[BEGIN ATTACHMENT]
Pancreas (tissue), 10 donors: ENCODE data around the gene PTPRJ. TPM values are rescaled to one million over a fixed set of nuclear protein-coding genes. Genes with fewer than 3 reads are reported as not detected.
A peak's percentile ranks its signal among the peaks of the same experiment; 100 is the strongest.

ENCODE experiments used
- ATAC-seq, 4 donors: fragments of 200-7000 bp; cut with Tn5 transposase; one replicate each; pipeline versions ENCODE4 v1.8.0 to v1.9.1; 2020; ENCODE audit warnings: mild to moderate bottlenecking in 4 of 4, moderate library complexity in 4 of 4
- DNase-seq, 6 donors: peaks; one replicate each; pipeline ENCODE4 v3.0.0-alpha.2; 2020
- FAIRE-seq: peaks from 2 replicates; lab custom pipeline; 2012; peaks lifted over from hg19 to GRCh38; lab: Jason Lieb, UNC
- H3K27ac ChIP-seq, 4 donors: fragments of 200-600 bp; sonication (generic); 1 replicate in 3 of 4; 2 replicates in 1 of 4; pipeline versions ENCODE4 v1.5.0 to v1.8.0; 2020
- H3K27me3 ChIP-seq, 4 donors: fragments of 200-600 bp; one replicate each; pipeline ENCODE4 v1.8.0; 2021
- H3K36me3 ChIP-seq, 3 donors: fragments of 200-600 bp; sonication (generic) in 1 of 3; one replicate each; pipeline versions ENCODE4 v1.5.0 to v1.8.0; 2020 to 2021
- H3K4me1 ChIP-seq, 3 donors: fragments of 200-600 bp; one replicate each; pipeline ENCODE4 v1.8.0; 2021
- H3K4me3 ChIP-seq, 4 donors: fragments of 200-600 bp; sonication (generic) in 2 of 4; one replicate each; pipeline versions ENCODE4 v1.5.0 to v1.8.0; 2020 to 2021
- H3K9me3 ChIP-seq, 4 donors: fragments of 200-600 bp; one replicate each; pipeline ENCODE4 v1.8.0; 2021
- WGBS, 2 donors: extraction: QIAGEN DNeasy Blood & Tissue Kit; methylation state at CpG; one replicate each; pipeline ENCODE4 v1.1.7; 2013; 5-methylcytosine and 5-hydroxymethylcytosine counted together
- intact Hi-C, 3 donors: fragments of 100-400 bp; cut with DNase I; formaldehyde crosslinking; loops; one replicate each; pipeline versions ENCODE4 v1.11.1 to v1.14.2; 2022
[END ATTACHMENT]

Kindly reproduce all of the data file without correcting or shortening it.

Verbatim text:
Pancreas (tissue), 10 donors: ENCODE data around the gene PTPRJ. TPM values are rescaled to one million over a fixed set of nuclear protein-coding genes. Genes with fewer than 3 reads are reported as not detected.
A peak's percentile ranks its signal among the peaks of the same experiment; 100 is the strongest.

ENCODE experiments used
- ATAC-seq, 4 donors: fragments of 200-7000 bp; cut with Tn5 transposase; one replicate each; pipeline versions ENCODE4 v1.8.0 to v1.9.1; 2020; ENCODE audit warnings: mild to moderate bottlenecking in 4 of 4, moderate library complexity in 4 of 4
- DNase-seq, 6 donors: peaks; one replicate each; pipeline ENCODE4 v3.0.0-alpha.2; 2020
- FAIRE-seq: peaks from 2 replicates; lab custom pipeline; 2012; peaks lifted over from hg19 to GRCh38; lab: Jason Lieb, UNC
- H3K27ac ChIP-seq, 4 donors: fragments of 200-600 bp; sonication (generic); 1 replicate in 3 of 4; 2 replicates in 1 of 4; pipeline versions ENCODE4 v1.5.0 to v1.8.0; 2020
- H3K27me3 ChIP-seq, 4 donors: fragments of 200-600 bp; one replicate each; pipeline ENCODE4 v1.8.0; 2021
- H3K36me3 ChIP-seq, 3 donors: fragments of 200-600 bp; sonication (generic) in 1 of 3; one replicate each; pipeline versions ENCODE4 v1.5.0 to v1.8.0; 2020 to 2021
- H3K4me1 ChIP-seq, 3 donors: fragments of 200-600 bp; one replicate each; pipeline ENCODE4 v1.8.0; 2021
- H3K4me3 ChIP-seq, 4 donors: fragments of 200-600 bp; sonication (generic) in 2 of 4; one replicate each; pipeline versions ENCODE4 v1.5.0 to v1.8.0; 2020 to 2021
- H3K9me3 ChIP-seq, 4 donors: fragments of 200-600 bp; one replicate each; pipeline ENCODE4 v1.8.0; 2021
- WGBS, 2 donors: extraction: QIAGEN DNeasy Blood & Tissue Kit; methylation state at CpG; one replicate each; pipeline ENCODE4 v1.1.7; 2013; 5-methylcytosine and 5-hydroxymethylcytosine counted together
- intact Hi-C, 3 donors: fragments of 100-400 bp; cut with DNase I; formaldehyde crosslinking; loops; one replicate each; pipeline versions ENCODE4 v1.11.1 to v1.14.2; 2022